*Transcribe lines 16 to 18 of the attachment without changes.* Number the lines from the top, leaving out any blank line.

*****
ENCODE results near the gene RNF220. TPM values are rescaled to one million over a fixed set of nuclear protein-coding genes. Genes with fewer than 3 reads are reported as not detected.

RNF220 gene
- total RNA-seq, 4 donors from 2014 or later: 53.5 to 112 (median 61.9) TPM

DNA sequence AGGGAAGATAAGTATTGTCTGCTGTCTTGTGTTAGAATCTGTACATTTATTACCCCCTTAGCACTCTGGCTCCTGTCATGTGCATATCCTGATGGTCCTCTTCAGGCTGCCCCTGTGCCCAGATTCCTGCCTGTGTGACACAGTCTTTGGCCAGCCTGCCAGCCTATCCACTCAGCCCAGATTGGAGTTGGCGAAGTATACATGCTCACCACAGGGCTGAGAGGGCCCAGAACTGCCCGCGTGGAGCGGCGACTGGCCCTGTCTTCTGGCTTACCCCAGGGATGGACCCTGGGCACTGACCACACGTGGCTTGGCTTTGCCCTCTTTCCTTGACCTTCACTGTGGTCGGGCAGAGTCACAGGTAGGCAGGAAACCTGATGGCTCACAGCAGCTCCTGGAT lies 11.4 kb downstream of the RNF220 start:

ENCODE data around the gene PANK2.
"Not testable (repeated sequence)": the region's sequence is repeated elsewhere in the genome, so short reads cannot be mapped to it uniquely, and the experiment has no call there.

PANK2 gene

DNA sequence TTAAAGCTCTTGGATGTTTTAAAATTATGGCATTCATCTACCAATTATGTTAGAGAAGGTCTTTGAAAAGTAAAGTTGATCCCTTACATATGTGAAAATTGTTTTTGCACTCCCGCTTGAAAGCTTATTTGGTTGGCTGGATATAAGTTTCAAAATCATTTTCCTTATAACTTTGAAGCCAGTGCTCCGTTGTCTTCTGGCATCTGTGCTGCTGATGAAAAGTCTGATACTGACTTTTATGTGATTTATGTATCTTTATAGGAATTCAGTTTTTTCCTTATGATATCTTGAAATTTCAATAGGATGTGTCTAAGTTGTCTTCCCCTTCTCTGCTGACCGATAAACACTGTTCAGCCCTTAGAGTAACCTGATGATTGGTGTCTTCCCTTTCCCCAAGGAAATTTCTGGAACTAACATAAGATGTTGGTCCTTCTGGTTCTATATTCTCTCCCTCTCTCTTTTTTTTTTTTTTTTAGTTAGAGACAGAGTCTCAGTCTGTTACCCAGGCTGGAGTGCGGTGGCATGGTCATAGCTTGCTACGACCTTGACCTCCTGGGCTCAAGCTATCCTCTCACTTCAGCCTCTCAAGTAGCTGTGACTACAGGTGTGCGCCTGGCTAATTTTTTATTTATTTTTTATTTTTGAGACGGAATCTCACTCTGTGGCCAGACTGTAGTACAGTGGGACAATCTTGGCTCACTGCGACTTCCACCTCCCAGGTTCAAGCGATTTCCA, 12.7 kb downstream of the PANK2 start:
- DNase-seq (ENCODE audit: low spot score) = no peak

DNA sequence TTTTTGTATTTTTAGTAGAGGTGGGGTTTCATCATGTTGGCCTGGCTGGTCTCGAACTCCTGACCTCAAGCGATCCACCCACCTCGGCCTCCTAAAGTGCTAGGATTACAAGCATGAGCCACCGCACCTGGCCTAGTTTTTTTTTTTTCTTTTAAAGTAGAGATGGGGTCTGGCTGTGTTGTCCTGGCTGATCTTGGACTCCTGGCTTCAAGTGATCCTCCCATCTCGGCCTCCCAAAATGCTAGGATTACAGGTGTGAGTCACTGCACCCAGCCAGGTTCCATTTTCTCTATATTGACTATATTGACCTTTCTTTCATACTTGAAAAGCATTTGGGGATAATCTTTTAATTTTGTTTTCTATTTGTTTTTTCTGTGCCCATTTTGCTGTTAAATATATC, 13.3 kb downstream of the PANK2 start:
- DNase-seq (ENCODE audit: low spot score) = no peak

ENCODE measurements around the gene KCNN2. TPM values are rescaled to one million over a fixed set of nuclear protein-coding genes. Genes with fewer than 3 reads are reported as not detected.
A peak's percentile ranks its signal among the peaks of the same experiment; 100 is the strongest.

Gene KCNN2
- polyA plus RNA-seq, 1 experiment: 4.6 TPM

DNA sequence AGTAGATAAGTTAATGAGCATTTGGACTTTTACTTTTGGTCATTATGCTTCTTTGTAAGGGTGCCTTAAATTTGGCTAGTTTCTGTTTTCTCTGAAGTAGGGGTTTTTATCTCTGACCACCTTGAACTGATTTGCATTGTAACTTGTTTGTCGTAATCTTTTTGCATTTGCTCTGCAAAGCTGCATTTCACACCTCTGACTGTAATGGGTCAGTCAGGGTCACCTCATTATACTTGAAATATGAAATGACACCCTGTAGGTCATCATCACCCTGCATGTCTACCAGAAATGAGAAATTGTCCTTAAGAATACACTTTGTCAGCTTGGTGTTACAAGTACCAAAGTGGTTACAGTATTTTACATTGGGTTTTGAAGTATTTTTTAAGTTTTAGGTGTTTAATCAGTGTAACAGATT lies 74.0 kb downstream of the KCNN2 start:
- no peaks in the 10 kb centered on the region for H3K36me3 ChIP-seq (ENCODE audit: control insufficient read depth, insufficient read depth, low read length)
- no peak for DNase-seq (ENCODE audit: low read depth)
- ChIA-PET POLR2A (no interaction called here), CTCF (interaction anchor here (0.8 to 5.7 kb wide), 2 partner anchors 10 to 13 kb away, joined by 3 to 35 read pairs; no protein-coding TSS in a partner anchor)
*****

DNA sequence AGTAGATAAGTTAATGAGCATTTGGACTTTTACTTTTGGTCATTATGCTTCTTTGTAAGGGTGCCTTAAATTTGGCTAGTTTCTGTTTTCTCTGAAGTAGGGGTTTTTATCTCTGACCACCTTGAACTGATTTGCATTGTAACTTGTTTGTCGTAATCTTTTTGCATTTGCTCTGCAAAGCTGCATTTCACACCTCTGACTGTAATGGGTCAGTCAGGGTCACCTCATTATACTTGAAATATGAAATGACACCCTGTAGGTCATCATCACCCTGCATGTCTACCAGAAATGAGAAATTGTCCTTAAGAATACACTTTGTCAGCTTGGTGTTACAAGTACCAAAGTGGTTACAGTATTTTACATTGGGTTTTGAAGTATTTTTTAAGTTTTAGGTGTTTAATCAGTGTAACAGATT lies 74.0 kb downstream of the KCNN2 start:
- no peaks in the 10 kb centered on the region for H3K36me3 ChIP-seq (ENCODE audit: control insufficient read depth, insufficient read depth, low read length)
- no peak for DNase-seq (ENCODE audit: low read depth)